Evils of religion: The brutality of the early Protestants
After my last column someone wrote: “Love your articles about the awful Catholic Church, but isn’t it a bit like shooting fish in a barrel?’
He’s right. With the exception of most (but not all) practicing Catholics, people love to hate The Church. It’s not just the mind-boggling atrocities of the Crusades and the Inquisition; not simply the pedophile priests; not even the excesses of adulterous and murderous popes. It’s also that The Church has proclaimed herself THE one holy representative of God, then dressed her priests up in clothes that would embarrass Lady Gaga. Furthermore, they have amassed more money than God while doing these awful things then told their adherents: ‘Do as I say not as I do.’
So Protestantism looks good by comparison. However, harder to dig up as it may be, when you look closely their history reveals that the various Protestant religions are guilty of the same hypocrisy, the same unscriptural beliefs, the same perversions, and the same (though better hidden) ill-gotten wealth.
Thanks to Catholicism, on the whole people tend to think less badly of Protestants. Let’s see whether we can shake up that complacency.
It’s been said that timing is everything. 60 years after Gutenberg’s printing method began moving Europe into the communication age, Martin Luther nailed his 95 ‘theses’ to the church door in Wittenburg, Germany, demanding that The Church stop selling indulgences. Without the press, his protest might have passed unnoticed. But his complaints got printed and copies were passed out. Within two months the protest had spread across Europe. The Lutheran Church began.
Some protestors are heroes. Luther, not so much. While he supported some Bible teachings, he also advocated attacking Jews, destroying their homes, synagogues and businesses and - of course - confiscating their wealth. His anti-Semitism influenced Germans clear down to Hitler’s day. 20th century German bishopMartin Sasse published a collection of Luther's anti-Semitic rhetoric shortly after Kristallnacht, that infamous night when the glass of Jewish shop windows spread across German streets like crystals. He gleefully applauded how, "on November 10, 1938, on Luther's birthday, the synagogues are burning in Germany...”
In addition to his attacks on Jews, however, Luther turned his back on the revolution he had started. When the common people, fired by his writings, revolted against the aristocracy and began destroying churches and monasteries, he was livid. How dare these peasants rise up against their betters? He wrote:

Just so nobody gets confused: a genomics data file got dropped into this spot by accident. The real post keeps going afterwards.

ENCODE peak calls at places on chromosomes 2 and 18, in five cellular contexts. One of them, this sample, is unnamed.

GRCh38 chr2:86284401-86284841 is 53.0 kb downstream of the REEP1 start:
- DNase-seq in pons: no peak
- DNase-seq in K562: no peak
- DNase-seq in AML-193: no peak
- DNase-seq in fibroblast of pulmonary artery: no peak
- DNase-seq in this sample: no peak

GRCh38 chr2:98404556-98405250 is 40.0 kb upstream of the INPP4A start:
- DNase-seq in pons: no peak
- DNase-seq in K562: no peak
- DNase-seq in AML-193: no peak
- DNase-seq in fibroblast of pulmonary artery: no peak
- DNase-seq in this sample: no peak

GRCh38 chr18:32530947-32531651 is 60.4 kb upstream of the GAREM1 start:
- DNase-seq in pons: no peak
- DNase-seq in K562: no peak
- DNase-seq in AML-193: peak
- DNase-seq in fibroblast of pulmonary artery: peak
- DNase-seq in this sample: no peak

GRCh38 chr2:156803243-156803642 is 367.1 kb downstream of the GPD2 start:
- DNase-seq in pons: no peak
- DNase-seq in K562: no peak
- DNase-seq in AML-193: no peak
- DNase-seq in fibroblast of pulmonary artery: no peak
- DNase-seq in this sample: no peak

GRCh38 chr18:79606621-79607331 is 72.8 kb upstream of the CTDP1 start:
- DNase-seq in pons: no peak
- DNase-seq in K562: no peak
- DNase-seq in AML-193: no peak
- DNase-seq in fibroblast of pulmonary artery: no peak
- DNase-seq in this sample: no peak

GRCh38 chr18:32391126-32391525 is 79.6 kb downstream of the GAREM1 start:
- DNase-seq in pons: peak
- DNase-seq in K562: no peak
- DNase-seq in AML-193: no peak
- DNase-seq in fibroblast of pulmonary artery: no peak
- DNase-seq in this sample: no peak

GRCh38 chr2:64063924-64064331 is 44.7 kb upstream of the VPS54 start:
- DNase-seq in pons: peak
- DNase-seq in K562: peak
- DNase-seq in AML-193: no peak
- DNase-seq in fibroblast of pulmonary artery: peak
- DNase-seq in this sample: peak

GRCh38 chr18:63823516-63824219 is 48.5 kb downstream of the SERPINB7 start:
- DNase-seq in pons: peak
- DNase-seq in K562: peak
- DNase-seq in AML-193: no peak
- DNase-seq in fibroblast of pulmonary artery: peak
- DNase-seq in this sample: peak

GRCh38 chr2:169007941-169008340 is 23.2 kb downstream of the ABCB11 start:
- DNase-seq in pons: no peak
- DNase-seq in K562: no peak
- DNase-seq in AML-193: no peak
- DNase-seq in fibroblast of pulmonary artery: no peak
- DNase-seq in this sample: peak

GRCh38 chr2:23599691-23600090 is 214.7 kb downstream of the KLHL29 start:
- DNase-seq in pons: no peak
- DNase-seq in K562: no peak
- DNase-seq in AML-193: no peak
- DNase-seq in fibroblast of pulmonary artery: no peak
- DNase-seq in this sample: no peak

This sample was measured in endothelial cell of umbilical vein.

“Let everyone who can, smite, slay, and stab, secretly or openly, remembering that nothing can be more poisonous, hurtful, or devilish than a rebel.”
Luther’s protest inspired other protesters.
A Zurich reformer named Zwingli agreed with much that Luthertaught, but disagreed on the subject of trans-substantiation -Luther claimed that the communion wafer turned into the actual flesh of Christ in a person's mouth, Zwingli didn't. Zwingli andLuther agreed on the (unscriptural) Catholic doctrine of infant baptism. A new group of protestants, who came to be calledAnabaptists (today called Baptists) believed, correctly, that the Bible did not condone infant baptism, and that baptism was a sign of repentance that should only be carried out on consenting individuals.
That may seem like a minor disagreement. However, as Leonard Robbins wrote:
How a minority, Reaching majority, Seizing authority, Hates a minority!
Luther and Zwingli, having successfully rebelled against Catholicism, were not going to allow anyone to rebel against them! Zwingli had a baptist, Balthasar Hubmaier, stretched on the rack until he recanted his beliefs. After that, Zwingli issued a decree that, if baptists were all that fond of water, they should be executed by drowning. He made good on his threat: In 1527 he arranged the execution by drowning of three men for their refusal to recant their belief in adult baptism. A Baptist pastor had his tongue cut out by followers of Luther for speaking against infant baptism.